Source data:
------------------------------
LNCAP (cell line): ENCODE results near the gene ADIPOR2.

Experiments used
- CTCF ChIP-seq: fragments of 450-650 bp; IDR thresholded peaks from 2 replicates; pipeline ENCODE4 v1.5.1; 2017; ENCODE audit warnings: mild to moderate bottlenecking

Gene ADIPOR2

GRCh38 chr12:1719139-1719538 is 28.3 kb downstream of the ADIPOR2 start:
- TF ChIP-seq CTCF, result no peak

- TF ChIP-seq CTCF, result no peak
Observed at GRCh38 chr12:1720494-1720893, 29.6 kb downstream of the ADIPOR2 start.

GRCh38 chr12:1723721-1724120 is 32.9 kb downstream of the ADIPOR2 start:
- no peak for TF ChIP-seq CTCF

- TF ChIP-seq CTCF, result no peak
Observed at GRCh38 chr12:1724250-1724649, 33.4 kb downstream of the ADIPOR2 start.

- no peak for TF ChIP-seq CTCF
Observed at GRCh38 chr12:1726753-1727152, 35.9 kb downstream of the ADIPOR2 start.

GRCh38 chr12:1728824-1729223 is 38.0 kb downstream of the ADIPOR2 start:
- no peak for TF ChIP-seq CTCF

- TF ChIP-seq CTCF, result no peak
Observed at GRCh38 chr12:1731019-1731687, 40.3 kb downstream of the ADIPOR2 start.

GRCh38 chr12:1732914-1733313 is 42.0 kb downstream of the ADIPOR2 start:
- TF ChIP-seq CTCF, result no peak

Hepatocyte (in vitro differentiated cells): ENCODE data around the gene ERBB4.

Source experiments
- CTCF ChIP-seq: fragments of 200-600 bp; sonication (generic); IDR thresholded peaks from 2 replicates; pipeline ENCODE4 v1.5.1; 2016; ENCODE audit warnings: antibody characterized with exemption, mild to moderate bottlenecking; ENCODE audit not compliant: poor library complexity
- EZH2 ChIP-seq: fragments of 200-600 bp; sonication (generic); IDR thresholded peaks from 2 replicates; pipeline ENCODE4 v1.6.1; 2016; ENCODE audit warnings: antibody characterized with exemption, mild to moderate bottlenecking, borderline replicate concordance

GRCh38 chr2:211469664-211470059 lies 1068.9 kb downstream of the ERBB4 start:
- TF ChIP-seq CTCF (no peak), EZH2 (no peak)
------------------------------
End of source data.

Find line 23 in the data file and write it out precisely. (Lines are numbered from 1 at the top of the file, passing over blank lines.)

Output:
- CTCF ChIP-seq: fragments of 200-600 bp; sonication (generic); IDR thresholded peaks from 2 replicates; pipeline ENCODE4 v1.5.1; 2016; ENCODE audit warnings: antibody characterized with exemption, mild to moderate bottlenecking; ENCODE audit not compliant: poor library complexity